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Selinexor Highly Active in Relapsed/Refractory AML

Published: Tuesday, Dec 19, 2017

Blood.jpgAlmost half of patients with relapsed/refractory acute myeloid leukemia (AML) achieved complete response (CR) with the combination of selinexor (KPT-330) and AraC-containing chemotherapy, according to data from a small prospective study presented at the 2017 ASH Annual Meeting.

The results showed that 15 of 33 patients had complete responses (45%), including 7 who had complete response with incomplete blood count recovery (CRi). Median time to hematopoietic recovery was 33 days for both platelets and neutrophils.

“Selinexor plus cladribine is highly active in patients with relapsed or refractory AML and has encouraging rates of complete response for a non-anthracycline containing chemotherapy regimen,” said Geoffrey Uy, MD, assistant professor of medical oncology, Washington University in St. Louis. “The combination serves as a bridge, which allows a high percentage of patients to undergo allogeneic hematopoietic cell transplantation.”

He added that correlative studies are underway to determine the effect of selinexor, an exportin 1 (XPO1) antagonist, on regulators of leukemogenesis. Investigators expect to finish patient accrual in January.

Selinexor is a first-in-class agent, hypothesized to work by effecting nuclear retention of tumor suppressors and oncogene mRNAs. Preclinical studies suggested activity in a broad range of hematologic malignancies. The combination of selinexor and AraC demonstrated dramatic activity in a model of AML.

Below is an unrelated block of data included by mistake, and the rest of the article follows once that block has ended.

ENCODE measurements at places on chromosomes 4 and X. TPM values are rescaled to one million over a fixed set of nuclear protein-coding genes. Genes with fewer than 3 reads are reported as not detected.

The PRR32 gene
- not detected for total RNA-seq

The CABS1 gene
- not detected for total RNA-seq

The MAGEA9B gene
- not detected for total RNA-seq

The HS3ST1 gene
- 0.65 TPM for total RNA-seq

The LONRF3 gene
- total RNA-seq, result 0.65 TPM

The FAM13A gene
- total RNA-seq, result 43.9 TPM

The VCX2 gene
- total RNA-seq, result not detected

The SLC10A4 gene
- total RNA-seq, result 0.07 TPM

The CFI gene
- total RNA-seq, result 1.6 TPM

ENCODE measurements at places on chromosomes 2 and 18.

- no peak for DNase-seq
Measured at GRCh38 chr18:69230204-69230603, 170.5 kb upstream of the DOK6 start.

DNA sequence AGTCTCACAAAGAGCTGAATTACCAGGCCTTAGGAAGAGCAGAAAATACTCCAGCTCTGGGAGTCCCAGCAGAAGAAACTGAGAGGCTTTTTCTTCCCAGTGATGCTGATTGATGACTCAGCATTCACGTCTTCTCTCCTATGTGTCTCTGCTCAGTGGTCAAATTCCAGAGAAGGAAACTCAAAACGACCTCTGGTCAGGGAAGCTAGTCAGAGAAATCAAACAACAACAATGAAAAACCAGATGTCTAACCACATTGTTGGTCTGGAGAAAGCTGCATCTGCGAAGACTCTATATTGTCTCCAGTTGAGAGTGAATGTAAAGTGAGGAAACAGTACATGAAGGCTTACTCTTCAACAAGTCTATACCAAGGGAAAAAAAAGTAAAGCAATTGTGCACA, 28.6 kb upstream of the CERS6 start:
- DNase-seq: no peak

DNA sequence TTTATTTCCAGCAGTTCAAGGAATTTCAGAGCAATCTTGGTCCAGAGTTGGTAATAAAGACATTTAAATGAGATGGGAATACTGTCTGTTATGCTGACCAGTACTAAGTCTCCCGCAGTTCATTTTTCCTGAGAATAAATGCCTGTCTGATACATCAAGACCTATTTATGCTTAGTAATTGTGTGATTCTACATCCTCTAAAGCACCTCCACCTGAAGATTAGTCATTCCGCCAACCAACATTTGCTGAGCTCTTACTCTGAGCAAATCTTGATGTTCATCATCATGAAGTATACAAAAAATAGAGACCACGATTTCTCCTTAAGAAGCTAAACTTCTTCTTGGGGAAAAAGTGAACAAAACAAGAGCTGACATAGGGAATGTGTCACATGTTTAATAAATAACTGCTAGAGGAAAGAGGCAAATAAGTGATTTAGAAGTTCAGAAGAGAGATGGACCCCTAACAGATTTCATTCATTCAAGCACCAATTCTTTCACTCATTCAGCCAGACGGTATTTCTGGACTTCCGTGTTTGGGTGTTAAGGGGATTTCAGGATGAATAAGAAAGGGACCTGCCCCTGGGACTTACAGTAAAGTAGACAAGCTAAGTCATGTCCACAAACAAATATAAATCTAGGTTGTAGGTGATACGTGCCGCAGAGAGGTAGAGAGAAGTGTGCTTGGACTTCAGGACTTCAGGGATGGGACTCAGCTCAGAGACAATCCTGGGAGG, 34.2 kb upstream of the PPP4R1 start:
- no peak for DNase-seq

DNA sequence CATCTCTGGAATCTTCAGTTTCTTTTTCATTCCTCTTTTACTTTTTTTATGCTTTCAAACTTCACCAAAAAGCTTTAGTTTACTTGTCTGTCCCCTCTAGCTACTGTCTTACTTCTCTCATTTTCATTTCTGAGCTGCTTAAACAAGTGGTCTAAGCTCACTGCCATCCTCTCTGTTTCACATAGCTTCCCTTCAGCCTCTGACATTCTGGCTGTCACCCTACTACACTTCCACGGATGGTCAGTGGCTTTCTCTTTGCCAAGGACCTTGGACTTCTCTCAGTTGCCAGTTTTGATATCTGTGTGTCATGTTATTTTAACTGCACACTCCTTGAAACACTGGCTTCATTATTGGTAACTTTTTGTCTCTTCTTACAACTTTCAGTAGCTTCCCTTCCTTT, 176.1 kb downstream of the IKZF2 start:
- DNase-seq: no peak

The accumulation of evidence provided a rationale to evaluate selinexor in combination with AraC-based chemotherapy in patients with relapsed/refractory AML. Investigators enrolled adult patients up to age 70 diagnosed who had primary refractory disease after no more than 2 cycles of induction therapy, first relapse with no prior unsuccessful salvage chemotherapy, or who were relapsed/refractory to hypomethylating agents.

Treatment consisted of selinexor plus cladribine, cytarabine, and G-CSF (CLAG). The trial’s primary objective was complete remission (CR or CRi). Secondary objectives included hematologic recovery, event-free survival, overall survival, relapse-free survival, post-treatment rates of hematopoietic cell transplant. Researchers also sought to study the effects of selinexor on nuclear transport, cell cycle, and apoptosis.

The 33 patients enrolled thus far have a median age of 56. Twenty-four patients are men (73%). AML was de novo in 26 patients (79%), and 19 patients were in first relapse (58%) with a median duration of remission of 8 months (range, 1-18). Dr. Uy said 12 patients (36%) had primary refractory disease.

One patient died prior to evaluation of AML status, and the remaining 17 patients (52%) had treatment-resistant disease.

Common all-grade adverse events (AEs) included oral mucositis (64%); weight loss (64%); nausea (58%); diarrhea, vomiting, and fatigue (45% each); chills (36%); and constipation and skin infection (30% each). The most common grade 3/4 AEs were skin infection and sepsis (27% each), bacteremia (24%), and lung infection (21%).

Twenty patients experienced serious AEs, including 7 cases of sepsis and 4 cases of miscellaneous infection. Two patients died of lung infection/respiratory failure during the active treatment, 1 at 30 days and 1 at 60 days.
Uy GL, Rettig MP, Fletcher T, et al. Selinexor in combination with cladribine, cytarabine and G-CSF for relapsed or refractory AML. Presented at: American Society of Hematology 59th Annual meeting; December 9-12, 2017; Atlanta, GA. Abstract 816.

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